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Eastern Foothill Transportation Corridor

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CALIFORNIA | LOCAL
September 19, 1995 | DEBORAH SCHOCH
A federal historic preservation agency is questioning whether Orange County toll-road builders conducted enough research before demolishing a cave that some believe was an ancient Native American observatory. The cave near Orange was demolished early last month by the Transportation Corridor Agencies, despite activists' claims that it was a significant site once used to mark the winter solstice.
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CALIFORNIA | LOCAL
September 19, 1995 | DEBORAH SCHOCH
A federal historic preservation agency is questioning whether Orange County toll-road builders conducted enough research before demolishing a cave that some believe was an ancient Native American observatory. The cave near Orange was demolished early last month by the Transportation Corridor Agencies, despite activists' claims that it was a significant site once used to mark the winter solstice.
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CALIFORNIA | LOCAL
July 13, 1988
A Tustin homeowner group filed a lawsuit Tuesday seeking to force the builders of the proposed Eastern Transportation Corridor to conduct another environmental impact study before beginning construction of the highway project. The Eastern/Foothill Transportation Corridor Agency, a consortium of 10 cities formed to build the thoroughfare, has proposed the project linking the Riverside and Santa Ana freeways as a means of relieving traffic in the north county.
CALIFORNIA | LOCAL
February 12, 1988
The Eastern/Foothill Transportation Corridor Agency voted unanimously Thursday to delay a decision on eastern corridor route proposals until its staff has reviewed recommendations by the cities of Tustin, Orange and Irvine. Under the cities' recommendations, the corridor would extend south from the Riverside Freeway and split into two legs, each of which would connect with the Santa Ana Freeway.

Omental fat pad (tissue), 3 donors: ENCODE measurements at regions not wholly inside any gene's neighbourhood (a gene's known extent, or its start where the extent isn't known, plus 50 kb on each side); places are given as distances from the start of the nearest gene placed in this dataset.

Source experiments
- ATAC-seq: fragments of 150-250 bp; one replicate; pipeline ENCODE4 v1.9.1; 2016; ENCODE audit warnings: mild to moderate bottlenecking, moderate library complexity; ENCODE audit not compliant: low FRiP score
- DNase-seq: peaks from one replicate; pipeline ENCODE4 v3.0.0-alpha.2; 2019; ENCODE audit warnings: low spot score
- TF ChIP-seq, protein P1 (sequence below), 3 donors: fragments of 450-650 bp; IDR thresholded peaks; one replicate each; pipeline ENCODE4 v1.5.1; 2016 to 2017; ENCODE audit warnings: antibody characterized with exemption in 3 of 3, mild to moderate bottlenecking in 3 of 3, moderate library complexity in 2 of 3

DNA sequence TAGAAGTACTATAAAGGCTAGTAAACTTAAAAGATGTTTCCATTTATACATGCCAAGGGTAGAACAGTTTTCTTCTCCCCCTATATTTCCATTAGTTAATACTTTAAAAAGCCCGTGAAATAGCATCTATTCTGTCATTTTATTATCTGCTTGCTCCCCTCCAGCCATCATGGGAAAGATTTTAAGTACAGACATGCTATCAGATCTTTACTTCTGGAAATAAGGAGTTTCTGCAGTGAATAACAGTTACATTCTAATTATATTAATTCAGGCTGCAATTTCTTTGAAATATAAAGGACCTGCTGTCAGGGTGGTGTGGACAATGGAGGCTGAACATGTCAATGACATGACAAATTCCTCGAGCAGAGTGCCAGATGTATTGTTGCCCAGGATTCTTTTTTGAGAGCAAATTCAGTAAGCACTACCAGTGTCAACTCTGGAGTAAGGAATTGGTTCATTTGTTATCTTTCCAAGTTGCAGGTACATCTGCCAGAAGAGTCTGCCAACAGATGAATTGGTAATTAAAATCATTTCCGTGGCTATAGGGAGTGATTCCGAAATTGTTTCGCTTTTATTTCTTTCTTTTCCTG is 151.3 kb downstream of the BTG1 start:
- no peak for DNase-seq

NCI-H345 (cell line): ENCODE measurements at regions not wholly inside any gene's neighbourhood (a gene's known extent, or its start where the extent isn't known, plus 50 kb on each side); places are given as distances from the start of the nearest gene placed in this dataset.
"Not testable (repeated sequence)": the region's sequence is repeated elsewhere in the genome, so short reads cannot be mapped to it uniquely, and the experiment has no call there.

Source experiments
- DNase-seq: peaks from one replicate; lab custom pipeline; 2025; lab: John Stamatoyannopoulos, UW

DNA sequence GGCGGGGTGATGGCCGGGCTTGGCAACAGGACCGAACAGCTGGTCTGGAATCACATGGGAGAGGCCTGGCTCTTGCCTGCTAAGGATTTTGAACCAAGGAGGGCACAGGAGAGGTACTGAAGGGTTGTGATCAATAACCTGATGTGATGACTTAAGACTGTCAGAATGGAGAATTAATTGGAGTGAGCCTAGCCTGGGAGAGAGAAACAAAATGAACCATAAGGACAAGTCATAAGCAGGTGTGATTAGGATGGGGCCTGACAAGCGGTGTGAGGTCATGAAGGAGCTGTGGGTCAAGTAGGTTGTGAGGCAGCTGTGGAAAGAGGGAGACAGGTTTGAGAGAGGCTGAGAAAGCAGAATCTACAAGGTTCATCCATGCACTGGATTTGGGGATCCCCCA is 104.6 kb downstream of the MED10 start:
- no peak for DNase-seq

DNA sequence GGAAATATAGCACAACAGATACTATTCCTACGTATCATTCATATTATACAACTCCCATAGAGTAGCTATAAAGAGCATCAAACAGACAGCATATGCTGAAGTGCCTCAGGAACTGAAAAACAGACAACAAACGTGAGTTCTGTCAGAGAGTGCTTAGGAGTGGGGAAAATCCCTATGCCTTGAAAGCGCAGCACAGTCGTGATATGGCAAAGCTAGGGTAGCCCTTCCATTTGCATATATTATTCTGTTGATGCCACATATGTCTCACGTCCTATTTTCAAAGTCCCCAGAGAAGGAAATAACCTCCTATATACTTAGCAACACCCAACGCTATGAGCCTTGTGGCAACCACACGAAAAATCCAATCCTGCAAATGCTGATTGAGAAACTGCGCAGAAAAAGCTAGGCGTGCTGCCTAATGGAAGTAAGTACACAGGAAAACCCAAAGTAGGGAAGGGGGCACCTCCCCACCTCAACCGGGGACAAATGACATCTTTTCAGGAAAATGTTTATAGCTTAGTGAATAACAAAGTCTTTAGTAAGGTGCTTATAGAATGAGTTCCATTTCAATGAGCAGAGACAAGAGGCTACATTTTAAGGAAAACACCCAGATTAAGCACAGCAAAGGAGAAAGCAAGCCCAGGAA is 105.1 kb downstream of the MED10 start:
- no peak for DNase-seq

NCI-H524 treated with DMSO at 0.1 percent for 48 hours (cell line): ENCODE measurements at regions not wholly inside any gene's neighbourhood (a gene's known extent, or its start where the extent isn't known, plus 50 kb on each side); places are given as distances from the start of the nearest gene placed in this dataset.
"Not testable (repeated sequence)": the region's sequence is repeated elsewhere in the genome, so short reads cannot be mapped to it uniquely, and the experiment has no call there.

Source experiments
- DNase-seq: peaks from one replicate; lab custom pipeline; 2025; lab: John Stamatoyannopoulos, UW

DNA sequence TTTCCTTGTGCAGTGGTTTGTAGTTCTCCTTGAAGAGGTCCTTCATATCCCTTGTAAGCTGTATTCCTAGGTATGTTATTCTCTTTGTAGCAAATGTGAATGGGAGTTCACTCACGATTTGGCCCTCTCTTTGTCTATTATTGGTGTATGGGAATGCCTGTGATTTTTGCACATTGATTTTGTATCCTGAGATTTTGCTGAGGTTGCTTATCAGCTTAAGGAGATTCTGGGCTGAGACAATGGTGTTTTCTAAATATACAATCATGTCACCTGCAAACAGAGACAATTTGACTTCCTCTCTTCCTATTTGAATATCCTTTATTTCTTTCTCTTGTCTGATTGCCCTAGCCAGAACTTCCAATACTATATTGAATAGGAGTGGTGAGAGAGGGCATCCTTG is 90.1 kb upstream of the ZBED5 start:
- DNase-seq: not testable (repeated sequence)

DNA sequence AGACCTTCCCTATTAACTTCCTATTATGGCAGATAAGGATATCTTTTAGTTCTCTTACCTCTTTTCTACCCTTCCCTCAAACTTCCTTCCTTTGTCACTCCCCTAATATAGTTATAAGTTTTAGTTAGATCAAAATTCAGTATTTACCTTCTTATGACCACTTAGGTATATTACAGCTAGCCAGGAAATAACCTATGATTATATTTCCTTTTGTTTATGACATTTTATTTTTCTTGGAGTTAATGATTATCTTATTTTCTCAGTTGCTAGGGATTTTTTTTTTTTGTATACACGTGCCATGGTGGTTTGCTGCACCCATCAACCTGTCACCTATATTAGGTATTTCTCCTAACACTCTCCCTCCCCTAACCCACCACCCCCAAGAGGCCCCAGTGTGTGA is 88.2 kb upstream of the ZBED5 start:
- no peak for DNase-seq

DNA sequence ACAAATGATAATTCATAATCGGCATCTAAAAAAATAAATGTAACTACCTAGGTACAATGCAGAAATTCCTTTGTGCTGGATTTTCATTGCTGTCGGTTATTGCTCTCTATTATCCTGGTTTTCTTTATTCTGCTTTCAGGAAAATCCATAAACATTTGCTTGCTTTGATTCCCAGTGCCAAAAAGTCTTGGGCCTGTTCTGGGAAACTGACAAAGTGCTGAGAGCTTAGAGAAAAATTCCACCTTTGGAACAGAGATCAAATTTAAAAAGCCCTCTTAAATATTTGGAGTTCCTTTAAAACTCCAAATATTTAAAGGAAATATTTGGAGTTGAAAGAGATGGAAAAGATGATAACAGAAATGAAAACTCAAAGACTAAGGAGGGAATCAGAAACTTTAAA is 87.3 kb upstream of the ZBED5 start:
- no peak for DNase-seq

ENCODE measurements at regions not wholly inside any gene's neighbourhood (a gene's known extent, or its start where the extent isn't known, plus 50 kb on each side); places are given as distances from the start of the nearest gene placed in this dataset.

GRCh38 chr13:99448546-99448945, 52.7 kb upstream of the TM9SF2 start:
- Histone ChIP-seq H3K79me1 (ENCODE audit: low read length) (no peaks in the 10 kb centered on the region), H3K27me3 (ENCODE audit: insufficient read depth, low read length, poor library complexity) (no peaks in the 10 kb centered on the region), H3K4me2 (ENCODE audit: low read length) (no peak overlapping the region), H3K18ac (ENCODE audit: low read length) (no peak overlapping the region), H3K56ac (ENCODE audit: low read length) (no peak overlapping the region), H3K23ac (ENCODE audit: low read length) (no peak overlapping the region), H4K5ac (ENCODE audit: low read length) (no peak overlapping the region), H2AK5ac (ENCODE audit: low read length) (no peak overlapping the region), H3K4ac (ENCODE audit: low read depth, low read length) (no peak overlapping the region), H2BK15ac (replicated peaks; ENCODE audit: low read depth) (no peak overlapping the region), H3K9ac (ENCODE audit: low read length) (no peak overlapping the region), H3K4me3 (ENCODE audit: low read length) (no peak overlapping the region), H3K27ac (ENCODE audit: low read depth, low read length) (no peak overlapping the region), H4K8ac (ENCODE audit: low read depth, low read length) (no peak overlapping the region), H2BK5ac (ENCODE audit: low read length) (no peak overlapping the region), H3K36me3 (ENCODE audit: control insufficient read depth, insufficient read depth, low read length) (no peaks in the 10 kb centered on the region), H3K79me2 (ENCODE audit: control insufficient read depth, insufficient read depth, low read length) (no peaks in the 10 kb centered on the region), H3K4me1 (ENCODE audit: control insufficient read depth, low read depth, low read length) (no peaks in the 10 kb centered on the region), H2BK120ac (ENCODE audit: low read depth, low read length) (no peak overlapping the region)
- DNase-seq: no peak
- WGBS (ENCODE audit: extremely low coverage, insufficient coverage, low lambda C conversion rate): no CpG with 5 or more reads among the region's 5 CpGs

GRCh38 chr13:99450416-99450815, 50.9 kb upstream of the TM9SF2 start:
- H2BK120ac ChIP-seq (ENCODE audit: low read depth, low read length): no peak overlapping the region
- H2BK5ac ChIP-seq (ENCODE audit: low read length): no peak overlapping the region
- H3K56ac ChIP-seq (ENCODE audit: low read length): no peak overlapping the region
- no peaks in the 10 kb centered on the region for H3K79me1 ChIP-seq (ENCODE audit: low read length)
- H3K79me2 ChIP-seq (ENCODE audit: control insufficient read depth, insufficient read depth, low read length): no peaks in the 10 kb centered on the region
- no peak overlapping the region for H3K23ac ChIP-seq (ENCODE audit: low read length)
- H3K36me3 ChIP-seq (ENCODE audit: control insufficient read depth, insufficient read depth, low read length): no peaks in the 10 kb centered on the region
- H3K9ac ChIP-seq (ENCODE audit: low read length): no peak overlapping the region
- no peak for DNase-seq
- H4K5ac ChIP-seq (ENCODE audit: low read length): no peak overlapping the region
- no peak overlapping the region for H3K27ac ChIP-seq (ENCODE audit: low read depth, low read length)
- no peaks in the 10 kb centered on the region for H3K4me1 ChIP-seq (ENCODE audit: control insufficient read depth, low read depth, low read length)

CALIFORNIA | LOCAL
February 10, 1988 | KIRK JACKSON, Times Staff Writer
Following the example of the Tustin City Council, the Orange and Irvine city councils Tuesday unanimously approved a plan drafted by mayors of those cities for the proposed Eastern Transportation Corridor. The approvals, along with Tustin's OK on Monday, clear the way for the Eastern/Foothill Transportation Corridor Agency, a consortium of 10 cities formed to build the thoroughfare, to consider the proposal at its meeting Thursday. The proposal was drafted by Orange Mayor Jess F.
CALIFORNIA | LOCAL
February 5, 1988 | KIRK JACKSON, Times Staff Writer
Officials from three Orange County cities failed to reach an agreement Thursday with a coalition of homeowner associations on details of proposed links between the planned Eastern Transportation Corridor and the Santa Ana Freeway. Mayors Jess F. Perez of Orange, Larry Agran of Irvine and Richard B.
CALIFORNIA | LOCAL
April 19, 1998
The operators of Orange County toll roads deserve credit for accomplishing what the county seems unable to do: displaying buried treasures from the past. The Transportation Corridor Agencies has put on display in the Old Courthouse Museum in Santa Ana some of the thousands of prehistoric animal bones uncovered during construction of a toll road.
CALIFORNIA | LOCAL
May 4, 1988 | KIRK JACKSON, Times Staff Writer
After settling minor disputes with neighboring Orange and Irvine, the Tustin City Council on Monday unanimously approved a route for the proposed Eastern Transportation Corridor. The Tustin council's action came after last week's approval of the route by the city councils of Irvine and Orange. The plan was devised by Orange Mayor Jess F. Perez, Irvine Mayor Larry Agran and former Tustin Mayor Richard B. Edgar.
CALIFORNIA | LOCAL
March 13, 1998 | DAVID HALDANE, TIMES STAFF WRITER
A scientifically significant collection of 10,000 prehistoric animal bones uncovered during construction of an Orange County toll road is about to find a home. Under a plan the Transportation Corridor Agencies unveiled Thursday, 40 of the bones will be exhibited at the Old Courthouse Museum in Santa Ana for the first time next month, and the rest will be turned over to the county for storage and study.
CALIFORNIA | LOCAL
April 7, 1989 | JEFFREY A. PERLMAN, Times Urban Affairs Writer
Moving to quiet controversy over seven-figure legal bills, officials of Orange County's tollway agencies Thursday ordered a study of the potential benefits of hiring a staff attorney. The decision came after a partner in the politically influential law firm that has charged the agency $1.2 million in the last 2 1/2 years defended the quality and cost of its work.
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